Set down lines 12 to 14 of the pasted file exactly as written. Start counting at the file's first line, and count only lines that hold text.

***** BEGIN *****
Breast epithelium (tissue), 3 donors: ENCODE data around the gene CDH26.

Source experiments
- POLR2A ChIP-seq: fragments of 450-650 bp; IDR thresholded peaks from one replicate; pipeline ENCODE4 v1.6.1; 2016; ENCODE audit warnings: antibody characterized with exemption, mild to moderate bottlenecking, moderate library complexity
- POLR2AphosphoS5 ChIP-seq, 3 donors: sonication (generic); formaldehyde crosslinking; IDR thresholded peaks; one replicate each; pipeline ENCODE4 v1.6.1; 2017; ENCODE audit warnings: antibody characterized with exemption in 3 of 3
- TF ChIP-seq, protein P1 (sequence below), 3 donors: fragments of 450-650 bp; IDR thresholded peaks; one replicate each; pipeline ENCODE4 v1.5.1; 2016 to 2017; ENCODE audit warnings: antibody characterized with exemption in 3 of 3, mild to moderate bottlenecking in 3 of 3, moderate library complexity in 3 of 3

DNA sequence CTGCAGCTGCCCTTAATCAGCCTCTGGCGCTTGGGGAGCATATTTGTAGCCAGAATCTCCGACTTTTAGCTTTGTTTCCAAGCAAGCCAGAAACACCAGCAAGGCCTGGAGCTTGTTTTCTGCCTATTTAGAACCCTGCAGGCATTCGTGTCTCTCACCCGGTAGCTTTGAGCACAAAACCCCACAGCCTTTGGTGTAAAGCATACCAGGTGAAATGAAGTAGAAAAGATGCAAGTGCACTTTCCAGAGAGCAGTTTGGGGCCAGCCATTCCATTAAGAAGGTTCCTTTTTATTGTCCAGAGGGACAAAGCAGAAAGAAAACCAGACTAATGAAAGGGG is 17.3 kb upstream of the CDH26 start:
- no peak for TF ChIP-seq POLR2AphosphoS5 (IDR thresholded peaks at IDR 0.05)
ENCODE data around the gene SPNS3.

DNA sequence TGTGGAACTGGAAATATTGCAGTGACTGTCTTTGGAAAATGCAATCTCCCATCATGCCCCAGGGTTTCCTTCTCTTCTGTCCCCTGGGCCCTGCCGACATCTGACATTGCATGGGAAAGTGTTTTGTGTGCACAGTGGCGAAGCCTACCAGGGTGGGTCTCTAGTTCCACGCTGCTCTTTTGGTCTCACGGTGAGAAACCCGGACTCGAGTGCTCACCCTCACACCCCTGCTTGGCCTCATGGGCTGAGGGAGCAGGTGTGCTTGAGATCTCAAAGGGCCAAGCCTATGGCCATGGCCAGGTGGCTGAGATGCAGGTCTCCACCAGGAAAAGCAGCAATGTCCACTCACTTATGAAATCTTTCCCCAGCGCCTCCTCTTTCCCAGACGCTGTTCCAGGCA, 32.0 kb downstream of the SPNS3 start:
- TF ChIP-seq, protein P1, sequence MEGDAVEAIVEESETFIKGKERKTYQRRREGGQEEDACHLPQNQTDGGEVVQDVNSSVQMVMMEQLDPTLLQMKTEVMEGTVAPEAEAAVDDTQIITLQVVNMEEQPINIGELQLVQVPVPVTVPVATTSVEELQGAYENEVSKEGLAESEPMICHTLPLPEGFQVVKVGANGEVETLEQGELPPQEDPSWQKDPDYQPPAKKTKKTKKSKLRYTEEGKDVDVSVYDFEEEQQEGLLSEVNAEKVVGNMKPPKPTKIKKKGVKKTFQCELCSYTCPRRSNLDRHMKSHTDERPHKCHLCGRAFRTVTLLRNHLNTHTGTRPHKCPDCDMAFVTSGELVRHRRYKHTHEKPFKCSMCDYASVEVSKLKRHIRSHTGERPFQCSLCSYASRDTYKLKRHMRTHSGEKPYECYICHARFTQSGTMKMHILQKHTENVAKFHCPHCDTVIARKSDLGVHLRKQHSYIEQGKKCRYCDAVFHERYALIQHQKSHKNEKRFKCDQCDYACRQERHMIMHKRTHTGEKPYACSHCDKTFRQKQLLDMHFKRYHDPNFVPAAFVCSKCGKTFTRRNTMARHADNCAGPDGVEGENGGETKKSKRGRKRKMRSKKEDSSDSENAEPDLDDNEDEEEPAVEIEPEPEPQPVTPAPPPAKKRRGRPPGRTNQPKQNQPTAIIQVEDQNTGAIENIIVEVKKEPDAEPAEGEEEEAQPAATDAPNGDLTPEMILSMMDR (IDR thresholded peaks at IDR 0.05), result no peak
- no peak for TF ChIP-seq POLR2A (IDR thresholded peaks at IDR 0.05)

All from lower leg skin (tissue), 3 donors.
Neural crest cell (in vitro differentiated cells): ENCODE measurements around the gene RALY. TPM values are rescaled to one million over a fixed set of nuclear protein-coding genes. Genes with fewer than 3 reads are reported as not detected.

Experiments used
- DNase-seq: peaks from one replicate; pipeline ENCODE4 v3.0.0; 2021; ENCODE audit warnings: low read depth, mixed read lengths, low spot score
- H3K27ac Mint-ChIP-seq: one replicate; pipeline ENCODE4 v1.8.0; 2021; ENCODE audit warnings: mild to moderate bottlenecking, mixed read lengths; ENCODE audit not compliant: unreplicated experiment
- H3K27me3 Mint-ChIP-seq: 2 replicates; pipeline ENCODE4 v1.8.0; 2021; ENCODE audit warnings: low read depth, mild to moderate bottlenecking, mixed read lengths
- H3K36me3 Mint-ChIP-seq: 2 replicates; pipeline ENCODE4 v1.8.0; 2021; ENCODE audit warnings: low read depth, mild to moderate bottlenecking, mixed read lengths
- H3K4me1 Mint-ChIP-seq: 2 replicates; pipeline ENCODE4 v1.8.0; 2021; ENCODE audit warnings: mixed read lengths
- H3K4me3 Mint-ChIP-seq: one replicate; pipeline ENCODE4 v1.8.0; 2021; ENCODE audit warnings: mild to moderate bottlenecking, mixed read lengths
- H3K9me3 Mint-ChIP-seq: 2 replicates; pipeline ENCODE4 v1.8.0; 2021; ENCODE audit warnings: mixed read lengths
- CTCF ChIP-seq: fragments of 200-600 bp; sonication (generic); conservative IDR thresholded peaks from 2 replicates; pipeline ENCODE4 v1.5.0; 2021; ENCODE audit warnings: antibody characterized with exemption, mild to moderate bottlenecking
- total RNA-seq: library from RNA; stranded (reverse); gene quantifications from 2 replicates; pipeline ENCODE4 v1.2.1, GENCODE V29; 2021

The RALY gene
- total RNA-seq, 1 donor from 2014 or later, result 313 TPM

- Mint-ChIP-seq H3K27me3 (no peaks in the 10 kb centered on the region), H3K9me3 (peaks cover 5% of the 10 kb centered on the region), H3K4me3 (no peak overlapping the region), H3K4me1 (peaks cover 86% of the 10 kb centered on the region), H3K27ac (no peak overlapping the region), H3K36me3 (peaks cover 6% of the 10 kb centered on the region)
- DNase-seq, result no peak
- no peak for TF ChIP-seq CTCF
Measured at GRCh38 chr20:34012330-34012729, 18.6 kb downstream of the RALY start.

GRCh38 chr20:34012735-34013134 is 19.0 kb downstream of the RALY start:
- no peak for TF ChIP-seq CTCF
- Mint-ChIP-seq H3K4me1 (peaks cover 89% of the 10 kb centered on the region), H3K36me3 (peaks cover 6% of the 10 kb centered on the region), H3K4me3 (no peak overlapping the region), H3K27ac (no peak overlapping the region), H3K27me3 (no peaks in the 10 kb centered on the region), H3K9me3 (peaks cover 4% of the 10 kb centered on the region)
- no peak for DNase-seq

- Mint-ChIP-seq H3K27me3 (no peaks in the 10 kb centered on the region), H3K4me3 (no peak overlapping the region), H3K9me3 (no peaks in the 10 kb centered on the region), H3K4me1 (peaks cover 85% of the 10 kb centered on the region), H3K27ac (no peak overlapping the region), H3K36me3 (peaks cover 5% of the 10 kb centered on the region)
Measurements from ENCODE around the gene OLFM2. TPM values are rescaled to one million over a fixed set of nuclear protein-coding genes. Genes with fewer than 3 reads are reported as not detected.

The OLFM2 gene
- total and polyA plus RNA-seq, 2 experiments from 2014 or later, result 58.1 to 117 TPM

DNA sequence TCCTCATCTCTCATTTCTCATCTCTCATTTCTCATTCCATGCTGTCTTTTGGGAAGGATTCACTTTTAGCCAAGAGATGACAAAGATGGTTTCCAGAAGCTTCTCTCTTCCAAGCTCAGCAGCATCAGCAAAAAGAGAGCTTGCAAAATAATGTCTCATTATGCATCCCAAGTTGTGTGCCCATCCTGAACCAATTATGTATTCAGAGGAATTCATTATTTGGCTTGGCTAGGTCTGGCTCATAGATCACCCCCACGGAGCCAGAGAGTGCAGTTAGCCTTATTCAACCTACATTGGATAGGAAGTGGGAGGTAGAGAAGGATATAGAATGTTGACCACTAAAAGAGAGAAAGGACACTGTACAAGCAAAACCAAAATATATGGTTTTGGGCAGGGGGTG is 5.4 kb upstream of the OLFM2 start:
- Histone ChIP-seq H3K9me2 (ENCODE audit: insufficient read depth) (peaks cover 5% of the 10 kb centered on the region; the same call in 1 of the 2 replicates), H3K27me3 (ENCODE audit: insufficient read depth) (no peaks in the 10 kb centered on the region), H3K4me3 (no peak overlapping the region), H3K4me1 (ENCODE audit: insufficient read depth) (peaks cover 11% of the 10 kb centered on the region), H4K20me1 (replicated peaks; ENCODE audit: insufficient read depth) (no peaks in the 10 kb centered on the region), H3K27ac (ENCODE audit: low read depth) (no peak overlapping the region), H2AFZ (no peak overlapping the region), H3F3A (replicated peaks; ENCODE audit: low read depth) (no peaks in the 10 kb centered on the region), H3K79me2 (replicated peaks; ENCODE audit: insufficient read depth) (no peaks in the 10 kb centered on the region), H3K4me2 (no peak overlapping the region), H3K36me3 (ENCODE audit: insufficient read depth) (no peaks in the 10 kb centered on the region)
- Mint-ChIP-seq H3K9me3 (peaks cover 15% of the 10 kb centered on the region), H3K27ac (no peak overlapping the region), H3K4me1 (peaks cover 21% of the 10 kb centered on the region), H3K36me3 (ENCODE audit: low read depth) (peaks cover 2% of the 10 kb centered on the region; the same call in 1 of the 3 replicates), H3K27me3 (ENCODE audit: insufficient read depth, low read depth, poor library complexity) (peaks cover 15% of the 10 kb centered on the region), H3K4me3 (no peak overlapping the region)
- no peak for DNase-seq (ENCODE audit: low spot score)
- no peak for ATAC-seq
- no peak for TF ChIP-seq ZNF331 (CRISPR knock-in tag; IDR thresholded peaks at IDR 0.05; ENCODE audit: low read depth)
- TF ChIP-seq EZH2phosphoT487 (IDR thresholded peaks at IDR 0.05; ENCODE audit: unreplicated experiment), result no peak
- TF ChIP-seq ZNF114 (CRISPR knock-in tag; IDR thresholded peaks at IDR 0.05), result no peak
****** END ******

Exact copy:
All from lower leg skin (tissue), 3 donors.
Neural crest cell (in vitro differentiated cells): ENCODE measurements around the gene RALY. TPM values are rescaled to one million over a fixed set of nuclear protein-coding genes. Genes with fewer than 3 reads are reported as not detected.

Experiments used